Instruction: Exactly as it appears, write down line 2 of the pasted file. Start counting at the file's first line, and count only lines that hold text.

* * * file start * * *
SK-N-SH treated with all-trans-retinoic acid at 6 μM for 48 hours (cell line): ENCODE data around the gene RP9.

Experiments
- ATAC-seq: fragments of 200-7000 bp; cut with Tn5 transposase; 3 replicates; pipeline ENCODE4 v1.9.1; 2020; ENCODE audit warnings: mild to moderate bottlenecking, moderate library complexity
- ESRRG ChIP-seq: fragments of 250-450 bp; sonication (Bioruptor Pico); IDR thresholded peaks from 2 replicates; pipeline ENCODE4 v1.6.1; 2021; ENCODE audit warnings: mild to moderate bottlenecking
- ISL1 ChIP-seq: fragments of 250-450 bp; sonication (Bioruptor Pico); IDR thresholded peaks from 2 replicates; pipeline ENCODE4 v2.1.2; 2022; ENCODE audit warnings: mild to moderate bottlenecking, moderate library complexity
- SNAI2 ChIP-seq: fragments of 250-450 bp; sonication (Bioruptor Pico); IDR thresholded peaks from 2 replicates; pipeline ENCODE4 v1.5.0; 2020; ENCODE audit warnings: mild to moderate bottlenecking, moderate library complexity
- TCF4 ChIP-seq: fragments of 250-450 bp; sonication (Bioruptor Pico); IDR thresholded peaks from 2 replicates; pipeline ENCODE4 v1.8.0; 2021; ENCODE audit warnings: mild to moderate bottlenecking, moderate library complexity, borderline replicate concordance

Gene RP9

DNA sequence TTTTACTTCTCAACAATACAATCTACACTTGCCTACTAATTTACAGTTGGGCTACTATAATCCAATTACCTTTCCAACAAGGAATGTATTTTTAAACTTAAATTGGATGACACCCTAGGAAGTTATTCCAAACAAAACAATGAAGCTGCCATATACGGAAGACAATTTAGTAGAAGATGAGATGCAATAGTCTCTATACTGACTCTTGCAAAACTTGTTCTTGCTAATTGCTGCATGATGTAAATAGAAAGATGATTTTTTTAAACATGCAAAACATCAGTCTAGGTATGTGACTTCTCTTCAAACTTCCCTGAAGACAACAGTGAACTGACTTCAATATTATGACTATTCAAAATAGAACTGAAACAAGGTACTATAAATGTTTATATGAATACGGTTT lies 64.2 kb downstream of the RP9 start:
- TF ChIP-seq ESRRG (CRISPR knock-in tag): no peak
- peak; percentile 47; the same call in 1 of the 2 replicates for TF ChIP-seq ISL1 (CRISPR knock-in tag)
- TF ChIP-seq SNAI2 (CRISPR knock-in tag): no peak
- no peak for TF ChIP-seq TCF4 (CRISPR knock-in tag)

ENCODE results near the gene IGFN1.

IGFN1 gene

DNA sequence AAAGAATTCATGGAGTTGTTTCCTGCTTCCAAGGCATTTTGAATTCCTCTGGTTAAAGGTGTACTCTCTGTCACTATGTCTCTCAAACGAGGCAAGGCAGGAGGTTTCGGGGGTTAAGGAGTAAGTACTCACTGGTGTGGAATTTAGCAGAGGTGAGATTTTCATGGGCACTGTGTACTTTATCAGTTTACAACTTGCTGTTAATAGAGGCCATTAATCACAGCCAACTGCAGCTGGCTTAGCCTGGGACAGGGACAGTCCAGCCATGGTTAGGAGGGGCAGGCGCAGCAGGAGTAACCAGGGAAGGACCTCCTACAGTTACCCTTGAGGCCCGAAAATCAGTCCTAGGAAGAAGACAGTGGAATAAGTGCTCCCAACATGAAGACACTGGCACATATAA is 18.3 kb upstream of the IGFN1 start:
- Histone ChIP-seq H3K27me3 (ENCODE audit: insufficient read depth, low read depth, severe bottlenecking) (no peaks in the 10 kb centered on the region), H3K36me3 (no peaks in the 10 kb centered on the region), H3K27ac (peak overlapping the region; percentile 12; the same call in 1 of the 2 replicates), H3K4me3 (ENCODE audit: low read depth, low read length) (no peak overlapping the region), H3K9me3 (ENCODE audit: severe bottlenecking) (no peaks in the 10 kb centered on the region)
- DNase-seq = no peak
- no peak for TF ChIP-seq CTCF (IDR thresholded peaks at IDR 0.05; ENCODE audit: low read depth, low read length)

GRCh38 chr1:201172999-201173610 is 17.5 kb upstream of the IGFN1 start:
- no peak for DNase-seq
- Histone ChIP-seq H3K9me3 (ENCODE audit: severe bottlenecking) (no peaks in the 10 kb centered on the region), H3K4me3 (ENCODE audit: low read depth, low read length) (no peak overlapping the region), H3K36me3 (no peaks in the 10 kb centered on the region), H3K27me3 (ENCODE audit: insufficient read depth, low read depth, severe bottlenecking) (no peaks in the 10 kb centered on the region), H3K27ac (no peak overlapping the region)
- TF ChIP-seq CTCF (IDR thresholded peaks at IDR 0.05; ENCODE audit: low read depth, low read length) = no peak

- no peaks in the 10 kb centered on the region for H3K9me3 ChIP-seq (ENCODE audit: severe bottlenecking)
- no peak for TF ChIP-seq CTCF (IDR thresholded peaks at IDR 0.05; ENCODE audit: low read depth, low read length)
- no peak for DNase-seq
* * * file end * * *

Experiments